Mirroring, Depth and Inversion: Holding Gail Jones’s 'Black Mirror' Against Contemporary Australia

Naomi Oreb


Gail Jones's most recent novel, 'Sorry', has been readily embraced as the author's most probing consideration of the historical and contemporary treatment of Indigenous Australians by this country's federal Government. One critic noted that 'the word "sorry" has become so contentious in recent times that Gail Jones's decision to adopt it as the title of her fourth novel must be interpreted as a political statement', whilst another pronounced the novel 'Gail Jones’s "sorry" to her aboriginal compatriots'. At the same time, however, the existing body of criticism regarding Jones's previous novel, 'Black Mirror', has almost entirely side-stepped a close examination of the relationship between Indigenous and non-Indigenous Australians within the text.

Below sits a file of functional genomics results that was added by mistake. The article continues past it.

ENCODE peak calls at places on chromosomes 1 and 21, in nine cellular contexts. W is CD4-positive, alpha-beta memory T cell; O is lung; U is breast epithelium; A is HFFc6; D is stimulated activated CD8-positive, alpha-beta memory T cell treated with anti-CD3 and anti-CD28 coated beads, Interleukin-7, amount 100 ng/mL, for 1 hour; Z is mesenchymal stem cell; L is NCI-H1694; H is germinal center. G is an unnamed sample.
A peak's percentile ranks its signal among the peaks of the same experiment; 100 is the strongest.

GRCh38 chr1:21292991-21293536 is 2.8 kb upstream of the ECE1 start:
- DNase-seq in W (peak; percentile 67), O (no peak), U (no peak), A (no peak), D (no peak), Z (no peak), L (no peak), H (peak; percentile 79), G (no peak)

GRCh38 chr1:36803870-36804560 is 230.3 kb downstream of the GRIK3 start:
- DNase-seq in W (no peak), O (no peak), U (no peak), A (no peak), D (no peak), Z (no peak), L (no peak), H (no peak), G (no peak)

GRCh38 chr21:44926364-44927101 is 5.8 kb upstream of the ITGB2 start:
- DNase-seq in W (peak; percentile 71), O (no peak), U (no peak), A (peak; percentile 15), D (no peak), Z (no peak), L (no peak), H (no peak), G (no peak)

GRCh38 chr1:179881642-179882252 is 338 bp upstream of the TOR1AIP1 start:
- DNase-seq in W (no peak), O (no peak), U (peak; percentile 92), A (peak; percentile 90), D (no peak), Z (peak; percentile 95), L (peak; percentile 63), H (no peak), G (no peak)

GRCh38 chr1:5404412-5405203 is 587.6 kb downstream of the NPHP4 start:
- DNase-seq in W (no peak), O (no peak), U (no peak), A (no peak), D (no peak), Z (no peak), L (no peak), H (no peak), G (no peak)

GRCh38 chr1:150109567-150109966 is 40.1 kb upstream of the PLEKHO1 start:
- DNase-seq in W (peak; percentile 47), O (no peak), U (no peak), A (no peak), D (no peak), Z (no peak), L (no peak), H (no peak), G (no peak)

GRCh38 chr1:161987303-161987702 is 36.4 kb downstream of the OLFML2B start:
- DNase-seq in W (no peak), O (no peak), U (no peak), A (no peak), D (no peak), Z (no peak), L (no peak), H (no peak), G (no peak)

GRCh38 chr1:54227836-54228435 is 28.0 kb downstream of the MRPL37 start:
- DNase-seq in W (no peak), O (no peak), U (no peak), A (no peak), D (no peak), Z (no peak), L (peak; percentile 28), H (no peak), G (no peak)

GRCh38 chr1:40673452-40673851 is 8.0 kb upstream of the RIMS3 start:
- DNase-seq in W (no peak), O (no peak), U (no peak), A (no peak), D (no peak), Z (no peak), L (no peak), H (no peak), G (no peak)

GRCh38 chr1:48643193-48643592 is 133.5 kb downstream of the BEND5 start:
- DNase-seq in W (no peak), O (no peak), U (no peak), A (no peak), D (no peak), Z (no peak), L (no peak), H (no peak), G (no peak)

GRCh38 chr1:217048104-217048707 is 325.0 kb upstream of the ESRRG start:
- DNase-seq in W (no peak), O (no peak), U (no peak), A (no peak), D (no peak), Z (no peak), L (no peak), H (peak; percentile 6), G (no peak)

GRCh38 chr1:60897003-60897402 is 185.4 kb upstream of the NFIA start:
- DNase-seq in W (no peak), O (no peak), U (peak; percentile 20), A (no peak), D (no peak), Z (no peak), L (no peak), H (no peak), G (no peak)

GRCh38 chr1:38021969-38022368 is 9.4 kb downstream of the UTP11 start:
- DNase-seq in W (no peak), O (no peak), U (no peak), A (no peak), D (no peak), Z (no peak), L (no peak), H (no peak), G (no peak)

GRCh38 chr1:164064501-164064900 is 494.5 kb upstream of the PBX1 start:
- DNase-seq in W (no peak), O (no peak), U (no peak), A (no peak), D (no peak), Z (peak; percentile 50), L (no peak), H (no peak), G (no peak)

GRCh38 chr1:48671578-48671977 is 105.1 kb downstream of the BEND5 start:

I argue that 'Black Mirror' foregrounds the need to rectify past and present injustices and the importance of Indigenous Reconciliation through the filter of the surrealist art movement. I examine how Jones develops these themes, focusing first on the reality of war-torn Europe, second on the historical perspectives offered by non-Australian characters, and third on the political dimensions of the human body. It is through these visual and profoundly emotional foci that Jones sustains an enduring, haunting sense of incompleteness throughout the text, and fosters a broad, national imperative to 'unconceal' existing black holes in Australia's history. In doing so, 'Black Mirror' calls for a politically active Australian populace and highlights the negative consequences of collective political detachment and complacency on Indigenous issues.

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